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Building a Diaspora

Russian Jews in Israel, Germany and the USA

Eliezer Ben-Rafael, Mikhail Lyubansky, Olaf Gluckner, Paul Harris, Yael Israel, Willy Jasper and Julius Schoeps

The crumbling of the USSR has set Russian-speaking Jews free to emigrate. From the threat of antisemitism to economic disaster, their “good reasons” to do so were numerous and within one and a half decade most of them moved out and scattered throughout the world. This book is about the million that settled in Israel, the half million now in the US and the 200.000 who settled in Germany.
This book presents the comparative work of an international team of researchers which delves into the building of communities, the formulation of collective identities and the articulation of public discourse by people who, after eighty years of Marxism-Leninism and compulsory removal from Jewish culture, are now reconstructing their ethnicity.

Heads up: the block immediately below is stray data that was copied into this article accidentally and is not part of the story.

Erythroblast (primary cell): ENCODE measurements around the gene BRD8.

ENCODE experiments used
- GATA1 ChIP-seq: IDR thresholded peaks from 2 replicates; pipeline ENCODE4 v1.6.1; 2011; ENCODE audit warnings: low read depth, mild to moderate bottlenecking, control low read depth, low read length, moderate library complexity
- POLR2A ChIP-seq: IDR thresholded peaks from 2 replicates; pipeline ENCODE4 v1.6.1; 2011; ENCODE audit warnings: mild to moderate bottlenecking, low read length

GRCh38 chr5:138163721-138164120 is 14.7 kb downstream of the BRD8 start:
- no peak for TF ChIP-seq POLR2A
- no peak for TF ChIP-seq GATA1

In every place, they face contrasting challenges and as a whole, constitute an ideal case for the study of the making of contemporary transnational diasporas.

Sparks of the Logos

Essays in Rabbinic Hermeneutics

Daniel Boyarin

There are two major themes running through the essays reprinted in this book: the first is the typological relation of rabbinic Judaism to Christianity, while the second is the re-animation, by going back to the roots, of a rabbinic Judaism that would not manifest some of the deleterious social ideologies and practices that modern orthodox Judaism generally does, a project that was thought of as “radical orthodoxy,” long before that term achieved its current—and almost diametrically opposing—sense among Christian theologians.
The book is divided into two parts. The first part consists of several essays on midrash, exploring various aspects of rabbinic culture and their relation to hermeneutic practices. These papers are essentially more detailed studies of particular issues that were raised in two of Boyarin’s books, Intertextuality and the Reading of Midrash and Carnal Israel: Reading Sex in Talmudic Culture (California, 1993). The second part of the book consists of reprints of four essays published in the journal Diacritics during that same decade. The material treated in the book should be of interest to historians of Judaism and Christianity, Talmudists, and scholars and readers interested in the cultural study of religion.